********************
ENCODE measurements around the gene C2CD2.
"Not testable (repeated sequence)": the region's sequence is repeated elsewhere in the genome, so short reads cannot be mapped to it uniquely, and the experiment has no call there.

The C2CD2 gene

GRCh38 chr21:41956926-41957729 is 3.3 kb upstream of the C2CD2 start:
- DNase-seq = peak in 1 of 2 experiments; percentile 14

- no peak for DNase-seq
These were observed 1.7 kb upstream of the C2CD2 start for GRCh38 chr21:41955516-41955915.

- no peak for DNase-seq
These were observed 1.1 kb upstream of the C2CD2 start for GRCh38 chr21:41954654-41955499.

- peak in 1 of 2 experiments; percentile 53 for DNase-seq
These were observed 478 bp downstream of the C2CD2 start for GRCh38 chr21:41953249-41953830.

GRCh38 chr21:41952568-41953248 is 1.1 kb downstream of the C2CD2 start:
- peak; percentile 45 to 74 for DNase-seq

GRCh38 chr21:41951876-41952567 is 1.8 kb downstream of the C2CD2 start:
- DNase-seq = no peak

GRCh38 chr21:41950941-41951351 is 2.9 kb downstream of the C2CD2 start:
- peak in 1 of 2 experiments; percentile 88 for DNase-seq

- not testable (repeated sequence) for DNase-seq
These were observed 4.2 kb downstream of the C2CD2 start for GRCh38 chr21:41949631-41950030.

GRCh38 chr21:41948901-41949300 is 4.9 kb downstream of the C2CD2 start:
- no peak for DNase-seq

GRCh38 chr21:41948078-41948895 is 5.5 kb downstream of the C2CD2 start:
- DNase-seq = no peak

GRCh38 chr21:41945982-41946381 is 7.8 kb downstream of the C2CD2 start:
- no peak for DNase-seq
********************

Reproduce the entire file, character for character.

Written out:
ENCODE measurements around the gene C2CD2.
"Not testable (repeated sequence)": the region's sequence is repeated elsewhere in the genome, so short reads cannot be mapped to it uniquely, and the experiment has no call there.

The C2CD2 gene

GRCh38 chr21:41956926-41957729 is 3.3 kb upstream of the C2CD2 start:
- DNase-seq = peak in 1 of 2 experiments; percentile 14

- no peak for DNase-seq
These were observed 1.7 kb upstream of the C2CD2 start for GRCh38 chr21:41955516-41955915.

- no peak for DNase-seq
These were observed 1.1 kb upstream of the C2CD2 start for GRCh38 chr21:41954654-41955499.

- peak in 1 of 2 experiments; percentile 53 for DNase-seq
These were observed 478 bp downstream of the C2CD2 start for GRCh38 chr21:41953249-41953830.

GRCh38 chr21:41952568-41953248 is 1.1 kb downstream of the C2CD2 start:
- peak; percentile 45 to 74 for DNase-seq

GRCh38 chr21:41951876-41952567 is 1.8 kb downstream of the C2CD2 start:
- DNase-seq = no peak

GRCh38 chr21:41950941-41951351 is 2.9 kb downstream of the C2CD2 start:
- peak in 1 of 2 experiments; percentile 88 for DNase-seq

- not testable (repeated sequence) for DNase-seq
These were observed 4.2 kb downstream of the C2CD2 start for GRCh38 chr21:41949631-41950030.

GRCh38 chr21:41948901-41949300 is 4.9 kb downstream of the C2CD2 start:
- no peak for DNase-seq

GRCh38 chr21:41948078-41948895 is 5.5 kb downstream of the C2CD2 start:
- DNase-seq = no peak

GRCh38 chr21:41945982-41946381 is 7.8 kb downstream of the C2CD2 start:
- no peak for DNase-seq